I don't know about hope as much as common sense. Common sense tells us that we don't try, nothing will happen. At a recent meeting in Georgia, a quadriplegic man (Irv Naylor) made a very good point. He said that we have a fear of failure that is keeping us from trying. I agree with him. We should not be afraid. We should be setting up the clinical trials, using the best and safest therapies that we can identify. Centers who care should be joining the network, train together to make sure that we can collect credible data, and work with many laboratories to make sure that we have the best therapies.
A lot of people assume that I am doing this because of I want to push umbilical cord blood and lithium. Please understand that we did not invent this therapy. Umbilical cord blood mononuclear cells have been reported by many laboratories to be beneficial models of spinal cord injury but mostly when the cells have been transplanted directly to the spinal cord. These studies were done in China, Japan, Korea, and the U.S.A., and published in peer-reviewed journals. From our own limited experiments with umbilical cord blood mononuclear cells, I am convinced that the cells are safe and that they will bridge the injury site.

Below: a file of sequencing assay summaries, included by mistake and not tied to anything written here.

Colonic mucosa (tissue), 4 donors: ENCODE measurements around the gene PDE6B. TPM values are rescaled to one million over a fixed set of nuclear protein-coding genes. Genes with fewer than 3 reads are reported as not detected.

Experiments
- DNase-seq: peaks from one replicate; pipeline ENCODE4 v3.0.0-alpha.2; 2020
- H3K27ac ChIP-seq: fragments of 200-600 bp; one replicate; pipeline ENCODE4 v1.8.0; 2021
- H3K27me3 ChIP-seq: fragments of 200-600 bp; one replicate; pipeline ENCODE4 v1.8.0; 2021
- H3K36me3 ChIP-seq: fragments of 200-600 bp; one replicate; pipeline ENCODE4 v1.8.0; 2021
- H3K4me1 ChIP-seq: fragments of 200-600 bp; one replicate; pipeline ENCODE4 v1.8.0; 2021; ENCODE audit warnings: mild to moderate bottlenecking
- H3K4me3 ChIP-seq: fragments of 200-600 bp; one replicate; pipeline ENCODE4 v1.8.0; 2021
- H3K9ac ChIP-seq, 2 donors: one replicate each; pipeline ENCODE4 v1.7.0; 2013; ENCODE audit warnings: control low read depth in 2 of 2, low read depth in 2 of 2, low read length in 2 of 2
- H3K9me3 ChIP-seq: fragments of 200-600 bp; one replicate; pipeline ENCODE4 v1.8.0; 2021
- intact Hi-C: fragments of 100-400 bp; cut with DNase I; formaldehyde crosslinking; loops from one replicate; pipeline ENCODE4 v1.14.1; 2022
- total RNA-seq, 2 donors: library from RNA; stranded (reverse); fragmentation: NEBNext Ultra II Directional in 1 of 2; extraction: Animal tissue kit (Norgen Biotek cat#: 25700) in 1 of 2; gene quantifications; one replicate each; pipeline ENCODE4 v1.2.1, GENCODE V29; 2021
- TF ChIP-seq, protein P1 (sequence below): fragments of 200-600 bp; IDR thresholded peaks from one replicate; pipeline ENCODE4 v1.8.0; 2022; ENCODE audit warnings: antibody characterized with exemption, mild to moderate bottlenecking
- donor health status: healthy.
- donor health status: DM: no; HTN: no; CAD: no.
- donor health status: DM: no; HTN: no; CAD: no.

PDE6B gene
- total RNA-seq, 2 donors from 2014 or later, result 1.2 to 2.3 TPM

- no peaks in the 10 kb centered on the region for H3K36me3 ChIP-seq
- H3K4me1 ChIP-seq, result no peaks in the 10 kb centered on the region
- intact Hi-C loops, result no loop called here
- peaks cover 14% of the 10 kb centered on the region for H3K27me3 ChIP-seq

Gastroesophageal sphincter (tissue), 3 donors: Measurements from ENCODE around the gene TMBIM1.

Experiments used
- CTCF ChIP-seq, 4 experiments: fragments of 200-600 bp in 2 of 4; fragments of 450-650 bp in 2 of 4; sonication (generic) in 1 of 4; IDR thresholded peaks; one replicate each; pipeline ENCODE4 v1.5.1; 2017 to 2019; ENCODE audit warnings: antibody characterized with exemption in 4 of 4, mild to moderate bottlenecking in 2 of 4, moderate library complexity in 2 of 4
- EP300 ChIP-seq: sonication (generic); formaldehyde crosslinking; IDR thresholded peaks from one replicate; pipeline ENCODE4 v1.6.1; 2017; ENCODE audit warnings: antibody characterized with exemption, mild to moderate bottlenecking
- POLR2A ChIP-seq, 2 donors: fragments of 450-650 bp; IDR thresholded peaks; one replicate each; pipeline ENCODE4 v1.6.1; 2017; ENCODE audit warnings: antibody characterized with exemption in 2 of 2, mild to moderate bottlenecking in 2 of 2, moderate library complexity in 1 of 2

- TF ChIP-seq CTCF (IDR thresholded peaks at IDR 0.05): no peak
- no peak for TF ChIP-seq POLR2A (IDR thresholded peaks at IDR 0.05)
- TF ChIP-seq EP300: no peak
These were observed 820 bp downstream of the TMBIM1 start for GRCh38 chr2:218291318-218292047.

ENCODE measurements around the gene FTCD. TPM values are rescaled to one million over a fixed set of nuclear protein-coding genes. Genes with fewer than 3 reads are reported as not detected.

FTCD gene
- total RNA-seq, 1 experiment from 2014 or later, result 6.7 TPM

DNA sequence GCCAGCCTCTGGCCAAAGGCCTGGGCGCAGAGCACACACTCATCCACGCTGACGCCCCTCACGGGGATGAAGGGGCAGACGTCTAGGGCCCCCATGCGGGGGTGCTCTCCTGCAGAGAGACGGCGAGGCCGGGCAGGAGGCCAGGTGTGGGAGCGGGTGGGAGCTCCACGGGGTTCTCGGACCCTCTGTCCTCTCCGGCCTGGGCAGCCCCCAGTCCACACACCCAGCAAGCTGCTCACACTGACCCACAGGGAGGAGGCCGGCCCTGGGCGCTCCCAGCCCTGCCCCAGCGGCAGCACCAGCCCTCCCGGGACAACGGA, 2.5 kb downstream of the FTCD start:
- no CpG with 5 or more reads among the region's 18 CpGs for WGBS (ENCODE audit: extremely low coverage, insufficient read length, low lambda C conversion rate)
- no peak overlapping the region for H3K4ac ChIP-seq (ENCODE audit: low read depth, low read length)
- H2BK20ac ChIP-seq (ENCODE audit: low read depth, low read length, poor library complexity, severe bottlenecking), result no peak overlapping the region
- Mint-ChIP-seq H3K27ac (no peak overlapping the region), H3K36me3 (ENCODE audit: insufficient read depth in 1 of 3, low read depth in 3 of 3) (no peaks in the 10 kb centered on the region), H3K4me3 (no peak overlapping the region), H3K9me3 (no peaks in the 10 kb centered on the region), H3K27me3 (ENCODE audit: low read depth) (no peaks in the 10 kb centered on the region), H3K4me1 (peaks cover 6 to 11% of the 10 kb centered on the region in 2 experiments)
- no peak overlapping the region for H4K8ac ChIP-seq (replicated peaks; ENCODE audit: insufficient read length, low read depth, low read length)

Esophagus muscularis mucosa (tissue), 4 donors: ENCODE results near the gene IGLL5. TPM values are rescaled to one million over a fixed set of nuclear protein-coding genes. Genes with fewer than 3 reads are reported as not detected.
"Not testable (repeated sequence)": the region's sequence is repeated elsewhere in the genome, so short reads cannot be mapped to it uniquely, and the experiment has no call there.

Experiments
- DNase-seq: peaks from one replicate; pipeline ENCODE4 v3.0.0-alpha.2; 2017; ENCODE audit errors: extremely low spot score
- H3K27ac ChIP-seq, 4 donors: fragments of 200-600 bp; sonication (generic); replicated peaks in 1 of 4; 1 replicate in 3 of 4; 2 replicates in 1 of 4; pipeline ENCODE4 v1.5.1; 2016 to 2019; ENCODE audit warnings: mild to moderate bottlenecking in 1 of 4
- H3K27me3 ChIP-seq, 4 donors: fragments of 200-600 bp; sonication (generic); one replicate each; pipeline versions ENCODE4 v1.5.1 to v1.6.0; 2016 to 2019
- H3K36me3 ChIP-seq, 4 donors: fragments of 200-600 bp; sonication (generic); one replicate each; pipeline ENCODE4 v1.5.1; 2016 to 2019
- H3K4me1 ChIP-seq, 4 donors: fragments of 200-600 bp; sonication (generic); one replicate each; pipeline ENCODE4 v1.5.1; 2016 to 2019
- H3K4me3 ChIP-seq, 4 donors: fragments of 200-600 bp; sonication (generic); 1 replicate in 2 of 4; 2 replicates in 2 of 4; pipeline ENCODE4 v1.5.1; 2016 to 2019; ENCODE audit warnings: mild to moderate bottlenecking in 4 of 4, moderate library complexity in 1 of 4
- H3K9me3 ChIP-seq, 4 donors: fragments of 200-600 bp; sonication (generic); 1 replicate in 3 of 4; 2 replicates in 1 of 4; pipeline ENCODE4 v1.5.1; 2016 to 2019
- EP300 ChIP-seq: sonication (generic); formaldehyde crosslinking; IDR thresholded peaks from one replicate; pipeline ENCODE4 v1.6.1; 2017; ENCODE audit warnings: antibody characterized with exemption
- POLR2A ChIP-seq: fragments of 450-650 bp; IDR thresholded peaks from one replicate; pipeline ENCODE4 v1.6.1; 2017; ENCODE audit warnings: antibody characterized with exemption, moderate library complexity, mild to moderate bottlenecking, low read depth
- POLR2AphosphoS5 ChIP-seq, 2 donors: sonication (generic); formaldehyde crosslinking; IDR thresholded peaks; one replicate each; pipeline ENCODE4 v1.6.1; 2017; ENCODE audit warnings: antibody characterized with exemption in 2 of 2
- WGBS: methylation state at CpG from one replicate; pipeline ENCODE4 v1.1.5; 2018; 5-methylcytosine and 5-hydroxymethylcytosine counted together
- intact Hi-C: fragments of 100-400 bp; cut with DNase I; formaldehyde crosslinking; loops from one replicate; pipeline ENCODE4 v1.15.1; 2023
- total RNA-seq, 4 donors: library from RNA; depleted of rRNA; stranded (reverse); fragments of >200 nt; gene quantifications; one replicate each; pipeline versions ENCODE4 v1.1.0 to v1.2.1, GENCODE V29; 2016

Lithium was found by colleagues at the University of Hong Kong to stimulate regeneration in the spinal cord. We found that lithium strongly stimulates umbilical cord blood mononuclear cells (UCBMC) to proliferate and to produce growth factors that stimulate regeneration. Both cord blood and lithium have been used for many years in many patients and have a long and strong record of safe use. HLA-matched cord blood cells are available from cord blood banks. In my opinion, these cells and lithium are the best combination therapy that we can use for the first trial of a therapy for chronic spinal cord injury. If UCBMC and lithium improves function in people with chronic spinal cord injury, that would be wonderful. We will continue to test better therapies. If it doesn't work, that would be important as well because we can say so and stop wasting time pursuing therapies that don't work.
Regarding funding, I am very tired of waiting for some sugar daddy or the government to give the money for the trials. I have now spent the better part of the past decade trying to encourage the government and attending fundraisers to raise money on spinal cord injury clinical trials. It has taken nearly 8 years to get the Christopher and Dana Reeve Paralysis Act to be passed. I have participated in hundreds of fundraisers and little of the money has been spent on clinical trials. So, that is why I have decided to take the bull by the horn and just raise money directly for clinical trials of chronic spinal cord injury. We are not asking for big donations. The goal is to get many people who care about clinical trials for chronic spinal cord injury to give a dollar a day.
is the scar tissue not a problem for this regeneration?